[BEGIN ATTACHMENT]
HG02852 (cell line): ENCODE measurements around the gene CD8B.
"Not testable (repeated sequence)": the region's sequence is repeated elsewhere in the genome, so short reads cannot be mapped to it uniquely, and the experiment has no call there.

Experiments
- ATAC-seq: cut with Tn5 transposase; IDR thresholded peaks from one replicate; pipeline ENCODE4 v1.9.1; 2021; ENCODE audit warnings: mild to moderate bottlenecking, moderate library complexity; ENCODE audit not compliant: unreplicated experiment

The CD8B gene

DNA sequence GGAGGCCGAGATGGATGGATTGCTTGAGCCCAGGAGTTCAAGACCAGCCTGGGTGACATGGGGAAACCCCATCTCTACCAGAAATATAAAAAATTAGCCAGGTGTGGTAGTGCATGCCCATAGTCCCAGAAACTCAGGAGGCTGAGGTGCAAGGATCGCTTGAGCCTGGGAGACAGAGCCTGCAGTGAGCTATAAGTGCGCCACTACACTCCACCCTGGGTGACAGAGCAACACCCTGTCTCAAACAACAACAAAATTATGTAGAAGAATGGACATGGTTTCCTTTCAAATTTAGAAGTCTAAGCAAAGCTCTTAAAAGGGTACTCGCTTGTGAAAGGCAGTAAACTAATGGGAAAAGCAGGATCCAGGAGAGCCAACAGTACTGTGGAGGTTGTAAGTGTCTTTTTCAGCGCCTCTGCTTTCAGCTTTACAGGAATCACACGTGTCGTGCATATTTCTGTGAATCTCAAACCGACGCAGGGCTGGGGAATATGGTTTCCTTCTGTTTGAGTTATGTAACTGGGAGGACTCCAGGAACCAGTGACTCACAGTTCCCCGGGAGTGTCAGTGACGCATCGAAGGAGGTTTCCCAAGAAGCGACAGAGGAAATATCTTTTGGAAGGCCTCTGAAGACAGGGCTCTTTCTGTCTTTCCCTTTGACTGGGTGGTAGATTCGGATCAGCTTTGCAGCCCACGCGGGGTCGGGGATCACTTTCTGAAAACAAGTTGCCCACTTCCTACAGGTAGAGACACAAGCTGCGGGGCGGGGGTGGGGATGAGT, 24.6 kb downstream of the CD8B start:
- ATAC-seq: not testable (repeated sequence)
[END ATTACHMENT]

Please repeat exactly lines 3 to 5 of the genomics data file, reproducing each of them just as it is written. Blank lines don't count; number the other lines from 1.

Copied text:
Experiments
- ATAC-seq: cut with Tn5 transposase; IDR thresholded peaks from one replicate; pipeline ENCODE4 v1.9.1; 2021; ENCODE audit warnings: mild to moderate bottlenecking, moderate library complexity; ENCODE audit not compliant: unreplicated experiment

The CD8B gene